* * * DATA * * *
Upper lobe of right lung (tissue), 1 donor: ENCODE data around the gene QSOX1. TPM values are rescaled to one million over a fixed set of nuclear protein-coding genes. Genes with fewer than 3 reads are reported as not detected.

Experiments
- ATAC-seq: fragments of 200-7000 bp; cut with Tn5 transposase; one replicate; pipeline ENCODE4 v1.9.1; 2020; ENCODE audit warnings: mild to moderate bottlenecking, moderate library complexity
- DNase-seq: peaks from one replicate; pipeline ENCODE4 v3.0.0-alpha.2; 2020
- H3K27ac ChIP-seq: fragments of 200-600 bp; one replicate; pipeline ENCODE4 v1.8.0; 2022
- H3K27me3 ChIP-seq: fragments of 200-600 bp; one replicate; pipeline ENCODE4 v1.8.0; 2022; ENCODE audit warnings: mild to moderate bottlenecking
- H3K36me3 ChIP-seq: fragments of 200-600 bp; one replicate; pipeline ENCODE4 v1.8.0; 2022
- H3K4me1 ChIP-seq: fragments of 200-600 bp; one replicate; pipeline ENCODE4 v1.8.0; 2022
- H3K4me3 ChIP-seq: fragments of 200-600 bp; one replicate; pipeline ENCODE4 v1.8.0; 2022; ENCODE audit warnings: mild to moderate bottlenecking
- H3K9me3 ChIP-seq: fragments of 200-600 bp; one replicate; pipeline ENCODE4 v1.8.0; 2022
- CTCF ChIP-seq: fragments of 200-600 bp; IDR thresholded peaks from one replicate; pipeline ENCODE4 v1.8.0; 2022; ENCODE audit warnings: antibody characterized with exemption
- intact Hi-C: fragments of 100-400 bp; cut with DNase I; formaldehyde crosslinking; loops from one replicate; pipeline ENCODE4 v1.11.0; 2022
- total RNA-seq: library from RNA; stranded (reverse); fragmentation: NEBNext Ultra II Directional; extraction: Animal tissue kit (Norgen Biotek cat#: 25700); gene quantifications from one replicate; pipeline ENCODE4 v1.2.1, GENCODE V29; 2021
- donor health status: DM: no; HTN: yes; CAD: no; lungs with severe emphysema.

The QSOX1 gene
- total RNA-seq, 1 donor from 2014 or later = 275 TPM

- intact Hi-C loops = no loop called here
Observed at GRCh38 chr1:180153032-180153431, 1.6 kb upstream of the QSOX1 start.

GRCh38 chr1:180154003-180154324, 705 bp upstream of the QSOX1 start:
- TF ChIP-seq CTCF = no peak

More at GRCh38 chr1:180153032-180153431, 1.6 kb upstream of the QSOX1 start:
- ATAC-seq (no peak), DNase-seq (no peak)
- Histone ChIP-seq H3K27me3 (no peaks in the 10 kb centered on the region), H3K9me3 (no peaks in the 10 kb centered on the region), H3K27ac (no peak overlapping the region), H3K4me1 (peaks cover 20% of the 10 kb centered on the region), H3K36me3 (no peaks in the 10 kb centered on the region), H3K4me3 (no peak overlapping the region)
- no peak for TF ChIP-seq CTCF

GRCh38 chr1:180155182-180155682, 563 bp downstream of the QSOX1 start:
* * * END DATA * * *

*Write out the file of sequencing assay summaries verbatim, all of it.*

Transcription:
Upper lobe of right lung (tissue), 1 donor: ENCODE data around the gene QSOX1. TPM values are rescaled to one million over a fixed set of nuclear protein-coding genes. Genes with fewer than 3 reads are reported as not detected.

Experiments
- ATAC-seq: fragments of 200-7000 bp; cut with Tn5 transposase; one replicate; pipeline ENCODE4 v1.9.1; 2020; ENCODE audit warnings: mild to moderate bottlenecking, moderate library complexity
- DNase-seq: peaks from one replicate; pipeline ENCODE4 v3.0.0-alpha.2; 2020
- H3K27ac ChIP-seq: fragments of 200-600 bp; one replicate; pipeline ENCODE4 v1.8.0; 2022
- H3K27me3 ChIP-seq: fragments of 200-600 bp; one replicate; pipeline ENCODE4 v1.8.0; 2022; ENCODE audit warnings: mild to moderate bottlenecking
- H3K36me3 ChIP-seq: fragments of 200-600 bp; one replicate; pipeline ENCODE4 v1.8.0; 2022
- H3K4me1 ChIP-seq: fragments of 200-600 bp; one replicate; pipeline ENCODE4 v1.8.0; 2022
- H3K4me3 ChIP-seq: fragments of 200-600 bp; one replicate; pipeline ENCODE4 v1.8.0; 2022; ENCODE audit warnings: mild to moderate bottlenecking
- H3K9me3 ChIP-seq: fragments of 200-600 bp; one replicate; pipeline ENCODE4 v1.8.0; 2022
- CTCF ChIP-seq: fragments of 200-600 bp; IDR thresholded peaks from one replicate; pipeline ENCODE4 v1.8.0; 2022; ENCODE audit warnings: antibody characterized with exemption
- intact Hi-C: fragments of 100-400 bp; cut with DNase I; formaldehyde crosslinking; loops from one replicate; pipeline ENCODE4 v1.11.0; 2022
- total RNA-seq: library from RNA; stranded (reverse); fragmentation: NEBNext Ultra II Directional; extraction: Animal tissue kit (Norgen Biotek cat#: 25700); gene quantifications from one replicate; pipeline ENCODE4 v1.2.1, GENCODE V29; 2021
- donor health status: DM: no; HTN: yes; CAD: no; lungs with severe emphysema.

The QSOX1 gene
- total RNA-seq, 1 donor from 2014 or later = 275 TPM

- intact Hi-C loops = no loop called here
Observed at GRCh38 chr1:180153032-180153431, 1.6 kb upstream of the QSOX1 start.

GRCh38 chr1:180154003-180154324, 705 bp upstream of the QSOX1 start:
- TF ChIP-seq CTCF = no peak

More at GRCh38 chr1:180153032-180153431, 1.6 kb upstream of the QSOX1 start:
- ATAC-seq (no peak), DNase-seq (no peak)
- Histone ChIP-seq H3K27me3 (no peaks in the 10 kb centered on the region), H3K9me3 (no peaks in the 10 kb centered on the region), H3K27ac (no peak overlapping the region), H3K4me1 (peaks cover 20% of the 10 kb centered on the region), H3K36me3 (no peaks in the 10 kb centered on the region), H3K4me3 (no peak overlapping the region)
- no peak for TF ChIP-seq CTCF

GRCh38 chr1:180155182-180155682, 563 bp downstream of the QSOX1 start: